The second revelation was a text from the Warhammer 40K Wiki about The Squigpipe [a character in the game]: “Several tube-like proboscises emanate from this Squig’s bag-like body. The Musical Squig can be tucked under one arm and inflated by blowing down the proboscis. Then, by squeezing the Squig, weird and terrifying sounds can be made through the creature’s proboscis pipes. This turns the Squig into a musical instrument, much like the bagpipes, but a thousand times more cacophonous. Orks like to go into battle accompanied by the squirl of this Squig.”

I was like: “?!” There was no audio proof of this sound, so I decided to make one, using a pipe from Jimmy Smack, and again Goblinized© it by adding voices and mostly a straight kick. I put only one break where the kick fades out and comes back, along with the Warboss’ laugh. DJ Brainsick from Belgium’s hardstyle scene used to fade out some of his tracks entirely to make a break, then fade it into the drop. It inspired me to make the Squigbreak.

What kinds of reactions have you gotten?
I don’t play gigs at the moment, so it’s hard to know the real impact. But I received a bunch of video messages from worldwide troubadours showing them playing my music to party people. Best feedback!

Why do you think adding goblin sounds makes everything sound better?
Uniqueness. It’s like pimping your favorite character in an RPG. Thanks to Goblinized©, I had the feeling those tracks became mine—my gems!


Who are your influences? Are there other goblin musicians you look up to?
I’ve been blessed by my RPGs and childhood memories of board games, the screamo scene, the Smersh horns, French crew Nawak Artkore, the woods of Broceliande [a forest in Brittany tied to the legend of King Arthur], Stomp, World of Warcraft’s dubbing, voices in cumbia and B-Ball Joints’ “Joint 3″.

I recently discovered a cousin: White Goblin. He made an eight-minute military ambient tribute track to Warhammer 40K’s Necrons. Crazy. To me, “COLLAPSE_SYN” by DJ NJ Drone sounds like a Snotling track with caustic textures and tiny grunts. It reminds me of Snots dumbing around in a church.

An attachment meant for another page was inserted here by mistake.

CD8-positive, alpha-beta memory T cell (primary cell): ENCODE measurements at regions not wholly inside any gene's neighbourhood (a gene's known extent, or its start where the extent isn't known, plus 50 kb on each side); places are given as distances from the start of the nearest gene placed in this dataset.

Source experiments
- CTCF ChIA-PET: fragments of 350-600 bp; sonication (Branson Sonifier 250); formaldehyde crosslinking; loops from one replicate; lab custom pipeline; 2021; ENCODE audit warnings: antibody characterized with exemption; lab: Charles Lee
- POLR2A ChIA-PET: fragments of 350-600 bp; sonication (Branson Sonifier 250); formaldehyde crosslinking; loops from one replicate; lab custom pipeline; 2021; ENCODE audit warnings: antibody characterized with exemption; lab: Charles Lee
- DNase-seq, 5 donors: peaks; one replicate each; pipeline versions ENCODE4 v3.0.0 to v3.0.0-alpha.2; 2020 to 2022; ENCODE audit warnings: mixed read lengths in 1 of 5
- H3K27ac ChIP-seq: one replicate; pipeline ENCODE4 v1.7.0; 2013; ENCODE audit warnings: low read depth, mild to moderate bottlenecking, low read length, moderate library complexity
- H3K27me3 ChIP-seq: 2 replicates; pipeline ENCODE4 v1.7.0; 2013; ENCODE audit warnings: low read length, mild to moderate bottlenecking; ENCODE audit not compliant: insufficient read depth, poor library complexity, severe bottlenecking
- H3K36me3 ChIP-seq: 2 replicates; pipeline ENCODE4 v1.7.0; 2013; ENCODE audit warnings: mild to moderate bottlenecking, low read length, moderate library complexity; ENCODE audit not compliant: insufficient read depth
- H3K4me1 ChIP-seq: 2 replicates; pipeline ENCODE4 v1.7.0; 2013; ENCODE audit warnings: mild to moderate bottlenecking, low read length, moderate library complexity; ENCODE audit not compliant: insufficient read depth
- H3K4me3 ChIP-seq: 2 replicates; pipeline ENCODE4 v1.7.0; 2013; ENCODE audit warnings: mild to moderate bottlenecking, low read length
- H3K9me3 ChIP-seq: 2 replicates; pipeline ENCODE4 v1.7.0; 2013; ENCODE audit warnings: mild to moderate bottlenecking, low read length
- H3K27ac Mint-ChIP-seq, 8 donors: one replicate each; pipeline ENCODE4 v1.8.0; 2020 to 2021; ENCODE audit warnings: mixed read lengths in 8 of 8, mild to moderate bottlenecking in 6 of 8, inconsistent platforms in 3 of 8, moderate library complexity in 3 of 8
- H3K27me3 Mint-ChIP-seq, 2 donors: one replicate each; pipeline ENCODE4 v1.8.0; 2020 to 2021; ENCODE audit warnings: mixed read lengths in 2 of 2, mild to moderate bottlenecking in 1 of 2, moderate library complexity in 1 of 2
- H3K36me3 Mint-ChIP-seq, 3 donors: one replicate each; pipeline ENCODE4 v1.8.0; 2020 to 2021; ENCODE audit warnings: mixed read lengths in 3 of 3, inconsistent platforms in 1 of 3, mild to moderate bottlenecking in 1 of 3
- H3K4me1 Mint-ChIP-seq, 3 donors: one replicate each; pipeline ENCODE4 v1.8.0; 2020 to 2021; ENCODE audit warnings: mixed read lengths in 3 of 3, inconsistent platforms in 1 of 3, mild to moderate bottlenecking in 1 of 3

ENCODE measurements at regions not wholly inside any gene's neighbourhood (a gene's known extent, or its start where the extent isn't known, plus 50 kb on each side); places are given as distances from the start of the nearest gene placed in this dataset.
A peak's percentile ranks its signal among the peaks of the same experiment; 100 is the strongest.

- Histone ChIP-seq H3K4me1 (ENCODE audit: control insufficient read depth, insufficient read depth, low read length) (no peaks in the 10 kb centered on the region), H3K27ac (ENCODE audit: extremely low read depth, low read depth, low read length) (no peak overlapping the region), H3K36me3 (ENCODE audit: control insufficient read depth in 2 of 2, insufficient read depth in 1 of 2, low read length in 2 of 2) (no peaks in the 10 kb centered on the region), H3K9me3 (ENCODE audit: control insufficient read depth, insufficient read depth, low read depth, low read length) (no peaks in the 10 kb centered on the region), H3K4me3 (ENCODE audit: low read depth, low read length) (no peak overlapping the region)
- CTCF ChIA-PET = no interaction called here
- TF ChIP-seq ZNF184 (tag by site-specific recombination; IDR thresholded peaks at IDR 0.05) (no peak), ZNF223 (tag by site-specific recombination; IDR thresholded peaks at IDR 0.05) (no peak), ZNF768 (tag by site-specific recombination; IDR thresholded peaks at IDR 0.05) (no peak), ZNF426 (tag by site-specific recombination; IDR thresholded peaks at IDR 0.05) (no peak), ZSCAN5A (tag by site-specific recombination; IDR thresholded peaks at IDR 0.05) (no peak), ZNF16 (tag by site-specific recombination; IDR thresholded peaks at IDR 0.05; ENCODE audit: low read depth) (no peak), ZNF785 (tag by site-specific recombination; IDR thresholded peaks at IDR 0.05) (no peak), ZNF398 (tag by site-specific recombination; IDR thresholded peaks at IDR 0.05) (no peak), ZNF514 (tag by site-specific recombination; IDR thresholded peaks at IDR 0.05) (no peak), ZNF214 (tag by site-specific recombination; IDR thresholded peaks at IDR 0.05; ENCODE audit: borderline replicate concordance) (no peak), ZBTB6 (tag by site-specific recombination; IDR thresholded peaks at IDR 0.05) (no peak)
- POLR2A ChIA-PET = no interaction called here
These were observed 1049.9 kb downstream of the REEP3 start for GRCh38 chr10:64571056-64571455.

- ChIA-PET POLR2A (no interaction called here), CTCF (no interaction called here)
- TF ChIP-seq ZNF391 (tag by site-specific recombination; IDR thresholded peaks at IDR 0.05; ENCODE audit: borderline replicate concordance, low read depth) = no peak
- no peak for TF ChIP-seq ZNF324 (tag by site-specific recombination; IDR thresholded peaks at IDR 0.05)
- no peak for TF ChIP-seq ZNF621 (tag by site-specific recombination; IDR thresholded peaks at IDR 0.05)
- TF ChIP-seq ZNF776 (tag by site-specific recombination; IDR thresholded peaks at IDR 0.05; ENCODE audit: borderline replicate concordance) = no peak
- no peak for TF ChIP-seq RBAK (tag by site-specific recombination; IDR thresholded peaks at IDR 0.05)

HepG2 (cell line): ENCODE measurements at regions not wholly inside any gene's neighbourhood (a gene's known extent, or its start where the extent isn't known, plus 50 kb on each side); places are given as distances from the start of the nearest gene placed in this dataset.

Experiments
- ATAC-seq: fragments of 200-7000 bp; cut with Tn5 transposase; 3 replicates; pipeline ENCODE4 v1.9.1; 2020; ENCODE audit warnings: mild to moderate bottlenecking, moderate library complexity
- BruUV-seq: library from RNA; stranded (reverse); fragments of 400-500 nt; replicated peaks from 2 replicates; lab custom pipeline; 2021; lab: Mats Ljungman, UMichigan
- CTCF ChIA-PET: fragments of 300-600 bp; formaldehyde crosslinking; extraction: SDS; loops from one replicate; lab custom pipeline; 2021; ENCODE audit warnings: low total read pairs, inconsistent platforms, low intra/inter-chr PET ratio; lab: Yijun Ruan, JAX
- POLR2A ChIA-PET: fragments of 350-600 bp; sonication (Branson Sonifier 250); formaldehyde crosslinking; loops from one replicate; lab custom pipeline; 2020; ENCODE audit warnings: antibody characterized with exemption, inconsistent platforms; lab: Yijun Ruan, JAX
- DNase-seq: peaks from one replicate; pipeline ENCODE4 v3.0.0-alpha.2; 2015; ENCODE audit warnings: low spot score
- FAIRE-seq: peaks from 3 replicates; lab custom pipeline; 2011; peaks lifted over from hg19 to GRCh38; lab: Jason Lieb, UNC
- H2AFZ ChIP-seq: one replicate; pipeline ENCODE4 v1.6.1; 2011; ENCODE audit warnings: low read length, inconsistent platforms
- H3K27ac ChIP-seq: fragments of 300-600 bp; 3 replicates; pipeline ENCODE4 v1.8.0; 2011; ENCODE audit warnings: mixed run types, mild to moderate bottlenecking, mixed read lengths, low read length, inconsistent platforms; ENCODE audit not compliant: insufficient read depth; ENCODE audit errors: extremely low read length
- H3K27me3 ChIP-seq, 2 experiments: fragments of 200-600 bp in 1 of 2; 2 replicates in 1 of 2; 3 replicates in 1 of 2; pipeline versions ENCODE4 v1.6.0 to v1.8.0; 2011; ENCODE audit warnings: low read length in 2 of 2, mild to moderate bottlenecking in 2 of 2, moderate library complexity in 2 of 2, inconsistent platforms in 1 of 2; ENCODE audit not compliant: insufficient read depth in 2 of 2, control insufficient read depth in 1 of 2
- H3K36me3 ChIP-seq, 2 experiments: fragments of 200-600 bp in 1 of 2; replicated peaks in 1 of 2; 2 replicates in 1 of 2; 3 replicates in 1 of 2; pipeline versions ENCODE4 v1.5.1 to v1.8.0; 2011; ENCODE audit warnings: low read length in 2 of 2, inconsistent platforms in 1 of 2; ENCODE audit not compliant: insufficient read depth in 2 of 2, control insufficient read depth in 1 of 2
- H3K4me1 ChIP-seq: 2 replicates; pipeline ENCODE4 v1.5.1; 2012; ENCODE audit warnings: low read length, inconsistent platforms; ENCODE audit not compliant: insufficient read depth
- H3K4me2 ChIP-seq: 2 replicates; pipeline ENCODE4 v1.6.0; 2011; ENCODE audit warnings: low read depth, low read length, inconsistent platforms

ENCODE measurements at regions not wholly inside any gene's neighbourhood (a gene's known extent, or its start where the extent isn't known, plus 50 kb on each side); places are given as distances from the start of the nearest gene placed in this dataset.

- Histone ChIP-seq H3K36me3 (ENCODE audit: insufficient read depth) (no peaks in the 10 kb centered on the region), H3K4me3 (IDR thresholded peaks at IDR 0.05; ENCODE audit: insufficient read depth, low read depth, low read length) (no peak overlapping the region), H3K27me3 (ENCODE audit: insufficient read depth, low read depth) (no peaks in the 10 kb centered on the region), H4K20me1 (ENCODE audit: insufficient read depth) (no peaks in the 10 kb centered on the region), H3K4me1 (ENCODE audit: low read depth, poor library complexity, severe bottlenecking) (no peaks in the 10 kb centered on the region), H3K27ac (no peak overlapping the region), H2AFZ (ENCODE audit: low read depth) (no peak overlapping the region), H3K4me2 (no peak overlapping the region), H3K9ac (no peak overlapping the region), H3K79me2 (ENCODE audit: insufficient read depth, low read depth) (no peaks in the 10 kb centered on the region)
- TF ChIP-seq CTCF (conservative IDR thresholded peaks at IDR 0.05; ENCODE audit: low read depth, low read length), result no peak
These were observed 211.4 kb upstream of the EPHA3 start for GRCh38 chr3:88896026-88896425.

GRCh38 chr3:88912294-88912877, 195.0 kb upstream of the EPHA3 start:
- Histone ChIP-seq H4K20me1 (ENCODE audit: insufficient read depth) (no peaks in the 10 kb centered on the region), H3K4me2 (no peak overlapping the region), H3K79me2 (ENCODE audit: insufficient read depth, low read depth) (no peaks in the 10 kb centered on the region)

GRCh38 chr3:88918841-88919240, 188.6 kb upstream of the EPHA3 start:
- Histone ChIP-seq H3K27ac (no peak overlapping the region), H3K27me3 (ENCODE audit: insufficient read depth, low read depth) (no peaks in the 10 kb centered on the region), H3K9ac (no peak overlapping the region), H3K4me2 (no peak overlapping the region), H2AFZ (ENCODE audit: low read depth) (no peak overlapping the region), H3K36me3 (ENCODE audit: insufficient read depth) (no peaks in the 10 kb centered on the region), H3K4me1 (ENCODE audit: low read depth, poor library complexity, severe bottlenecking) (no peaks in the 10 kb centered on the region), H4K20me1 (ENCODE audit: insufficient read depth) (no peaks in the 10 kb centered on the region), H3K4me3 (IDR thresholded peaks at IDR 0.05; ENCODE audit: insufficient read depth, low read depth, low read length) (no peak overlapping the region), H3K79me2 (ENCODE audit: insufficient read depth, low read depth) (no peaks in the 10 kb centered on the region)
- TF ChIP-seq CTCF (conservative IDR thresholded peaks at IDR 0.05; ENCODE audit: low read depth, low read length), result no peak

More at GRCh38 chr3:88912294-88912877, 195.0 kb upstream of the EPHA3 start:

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Are you a troll?
No, I’d rather be an elf than a troll…

What type of goblin would you be?
I used to be a Night Goblin, but since two years ago, I am a babysquig’s daddy.

What is the future of goblin-step?
I’m concocting a second chapter featuring other gob’ producers: “DJ David Goblin & The Horde.”

Where did the aesthetic for this project come from?
Fregant and I wanted a CD similar to what we both like the most in the design industry: trading cards. Something round, shrink-wrapped, and hologram-stickered. I dug up the painting in a chat room and Goblinized© it with some earphones. Then, we did that 2000’s-inspired layout with the help of the gobsmacking Post Malone’s B&B CD. We switched all the letters “C” into “K,” even the artist names, and designed some vertical and futuristic Soundcloud waves.

What is it about Belgium that makes this kind of music appealing? Do you think this music would be accepted by Belgium’s rave scene?
I don’t know, but Planet Belgium has a powerful and radioactive sense of humor.

DJ David Coquelin has some work on PRR! PRR!’s forthcoming The Hobbeats Neighbourhood Joyride compilation. It will be released later this month. It can be previewed here.

Published January 14, 2019. Words by Michelle Lhooq.